Being able to write and test code snippets in your Web browser in collaboration with others anywhere in the world is an empowering experience. This is especially true when the tool is free for anyone to use. I can see no better way for developers to learn new languages or code better applications when the old-school barriers of software and hardware are removed.
- JQuery 1.x to 2.x
- Prototype 1.6 & 1.7
- YUI 2.8 to 3.8
- Dojo 1.5 to 1.9
You can also set your HTML DTD as:
- HTML 4.01
JSFiddle also supports AJAX request testing in JSON, JSONP, HTML, and XML formats.
Collaboration-wise, JSFiddle allows you to invite friends and to communicate with voice if you sign up for an account. Cool stuff!
SQL Sandbox Tool:
SQL Fiddle was created and is actively maintained by Jake Feasel.
As with the other tools mentioned here, you can use this tool specifically to prototype, test, share, and collaborate on SQL scripts. You do not need to own resource-intensive software such as SSMS (SQL Server Management Studio) or Oracle to test your scripts. This is a huge advantage if, for example, you are looking to code cross-platform SQL.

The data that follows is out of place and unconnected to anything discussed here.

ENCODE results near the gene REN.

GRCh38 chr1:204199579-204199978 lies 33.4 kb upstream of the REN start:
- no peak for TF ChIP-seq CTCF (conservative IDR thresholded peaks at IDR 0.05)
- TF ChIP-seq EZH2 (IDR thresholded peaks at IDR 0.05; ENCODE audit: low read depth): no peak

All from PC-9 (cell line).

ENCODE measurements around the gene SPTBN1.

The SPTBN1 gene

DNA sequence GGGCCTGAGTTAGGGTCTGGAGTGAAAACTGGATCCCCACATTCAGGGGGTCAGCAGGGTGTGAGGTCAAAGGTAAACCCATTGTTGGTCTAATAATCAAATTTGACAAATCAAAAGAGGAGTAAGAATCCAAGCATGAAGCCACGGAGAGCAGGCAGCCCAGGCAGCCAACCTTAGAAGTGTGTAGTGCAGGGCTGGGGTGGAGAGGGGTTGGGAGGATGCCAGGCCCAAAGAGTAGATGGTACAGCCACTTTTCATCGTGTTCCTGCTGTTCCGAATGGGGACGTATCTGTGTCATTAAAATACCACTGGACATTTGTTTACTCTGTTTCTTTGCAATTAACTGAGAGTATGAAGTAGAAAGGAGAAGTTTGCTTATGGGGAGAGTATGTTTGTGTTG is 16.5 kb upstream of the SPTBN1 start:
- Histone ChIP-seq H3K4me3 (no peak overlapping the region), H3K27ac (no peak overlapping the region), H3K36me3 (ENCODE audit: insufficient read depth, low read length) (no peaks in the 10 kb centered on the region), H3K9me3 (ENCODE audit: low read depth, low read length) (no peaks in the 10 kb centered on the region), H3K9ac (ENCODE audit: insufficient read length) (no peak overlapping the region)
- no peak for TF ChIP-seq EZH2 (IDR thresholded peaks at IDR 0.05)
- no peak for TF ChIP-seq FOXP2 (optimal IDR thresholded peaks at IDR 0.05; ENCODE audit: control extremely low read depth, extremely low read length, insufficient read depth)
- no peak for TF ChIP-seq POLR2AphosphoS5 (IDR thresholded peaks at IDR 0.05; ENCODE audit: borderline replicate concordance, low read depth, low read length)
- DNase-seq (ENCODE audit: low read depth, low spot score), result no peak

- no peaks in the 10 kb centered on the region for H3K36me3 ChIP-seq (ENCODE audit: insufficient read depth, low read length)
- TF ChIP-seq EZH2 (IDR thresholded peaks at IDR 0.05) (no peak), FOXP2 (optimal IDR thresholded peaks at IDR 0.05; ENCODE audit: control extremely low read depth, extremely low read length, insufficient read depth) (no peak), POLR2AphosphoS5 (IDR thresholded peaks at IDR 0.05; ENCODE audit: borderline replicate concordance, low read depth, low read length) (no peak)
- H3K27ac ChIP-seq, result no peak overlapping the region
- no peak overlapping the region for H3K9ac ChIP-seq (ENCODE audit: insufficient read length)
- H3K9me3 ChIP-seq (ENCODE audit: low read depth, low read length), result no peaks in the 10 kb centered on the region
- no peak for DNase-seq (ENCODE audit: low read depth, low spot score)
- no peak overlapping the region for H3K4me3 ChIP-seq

SQL Fiddle Supports:
- SQL Server 2008, 2012
- MySQL 5.1 to 5.6
- Oracle 11g
- PostgreSQL 8.3 to 9.3
.NET Sandbox Tool:
I am not entirely sure who the developer is for this, but they have done an outstanding job! Here is a link to the .NET Fiddle about page.
This tool supports C# and VB.NET scripts as a console tool. Note that only .NET 4.5 is currently supported.
The advantage of this tool is that you don’t have to install Visual Studio on your machine, and that you don’t have to start it up and create a new project each time you want to test a code snippet. You can also share your code with others and work on snippets together in real-time using TogetherJS. I am not aware of any other such tool available today (including the newly released Visual Studio Online).
Two additional features of .NET Fiddler that I really like are:
- The real-time validation of your code as you write it
- Intellisense! You can get a list of options for a method by typing the .
A Quick Look into Visual Studio Online
On a side note, if you are developing in .NET, you should also try out Visual Studio Online. You will have to sign up for a free outlook.com account to do so. With Visual Studio Online, you will still need to download and run Visual Studio 2013 onto your PC, but then you can collaborate online with other members.
Visual Studio Online is a good idea that I will look into further, but for quick online prototyping purposes, I will use .NET Fiddler.